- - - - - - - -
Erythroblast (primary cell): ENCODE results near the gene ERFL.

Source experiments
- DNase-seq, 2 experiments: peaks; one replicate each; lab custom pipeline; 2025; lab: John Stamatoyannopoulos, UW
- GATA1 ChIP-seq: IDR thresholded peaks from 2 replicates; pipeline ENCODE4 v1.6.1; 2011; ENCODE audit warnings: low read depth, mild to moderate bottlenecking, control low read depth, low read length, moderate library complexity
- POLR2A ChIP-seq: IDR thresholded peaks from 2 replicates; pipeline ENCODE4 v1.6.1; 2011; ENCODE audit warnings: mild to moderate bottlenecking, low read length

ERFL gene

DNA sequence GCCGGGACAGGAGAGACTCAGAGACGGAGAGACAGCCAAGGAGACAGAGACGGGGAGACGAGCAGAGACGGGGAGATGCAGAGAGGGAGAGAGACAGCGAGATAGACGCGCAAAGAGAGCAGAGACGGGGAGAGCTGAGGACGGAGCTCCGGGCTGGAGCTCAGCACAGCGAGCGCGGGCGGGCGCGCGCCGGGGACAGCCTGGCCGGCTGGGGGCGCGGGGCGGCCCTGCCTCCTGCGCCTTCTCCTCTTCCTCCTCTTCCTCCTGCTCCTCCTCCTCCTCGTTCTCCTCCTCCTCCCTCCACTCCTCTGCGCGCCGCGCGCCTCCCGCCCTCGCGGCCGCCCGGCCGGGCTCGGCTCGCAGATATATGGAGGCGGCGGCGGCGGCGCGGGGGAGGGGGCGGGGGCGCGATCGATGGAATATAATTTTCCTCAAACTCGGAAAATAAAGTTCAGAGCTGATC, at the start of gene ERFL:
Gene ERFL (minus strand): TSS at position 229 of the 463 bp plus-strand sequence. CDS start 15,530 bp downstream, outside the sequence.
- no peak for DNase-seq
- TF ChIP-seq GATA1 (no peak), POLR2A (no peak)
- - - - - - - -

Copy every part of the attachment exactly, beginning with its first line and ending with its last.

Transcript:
Erythroblast (primary cell): ENCODE results near the gene ERFL.

Source experiments
- DNase-seq, 2 experiments: peaks; one replicate each; lab custom pipeline; 2025; lab: John Stamatoyannopoulos, UW
- GATA1 ChIP-seq: IDR thresholded peaks from 2 replicates; pipeline ENCODE4 v1.6.1; 2011; ENCODE audit warnings: low read depth, mild to moderate bottlenecking, control low read depth, low read length, moderate library complexity
- POLR2A ChIP-seq: IDR thresholded peaks from 2 replicates; pipeline ENCODE4 v1.6.1; 2011; ENCODE audit warnings: mild to moderate bottlenecking, low read length

ERFL gene

DNA sequence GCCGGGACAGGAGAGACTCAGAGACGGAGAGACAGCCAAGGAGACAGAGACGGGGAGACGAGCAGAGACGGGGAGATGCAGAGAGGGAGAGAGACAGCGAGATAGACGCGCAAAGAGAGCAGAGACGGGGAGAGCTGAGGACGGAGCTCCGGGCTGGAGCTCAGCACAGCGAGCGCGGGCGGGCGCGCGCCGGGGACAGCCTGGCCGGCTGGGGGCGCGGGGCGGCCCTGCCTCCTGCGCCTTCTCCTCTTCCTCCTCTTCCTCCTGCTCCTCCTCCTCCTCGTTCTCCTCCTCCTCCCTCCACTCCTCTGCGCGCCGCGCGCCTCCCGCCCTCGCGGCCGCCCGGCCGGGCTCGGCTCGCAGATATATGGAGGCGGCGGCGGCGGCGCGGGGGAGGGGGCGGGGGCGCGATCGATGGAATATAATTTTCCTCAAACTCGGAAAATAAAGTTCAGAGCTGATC, at the start of gene ERFL:
Gene ERFL (minus strand): TSS at position 229 of the 463 bp plus-strand sequence. CDS start 15,530 bp downstream, outside the sequence.
- no peak for DNase-seq
- TF ChIP-seq GATA1 (no peak), POLR2A (no peak)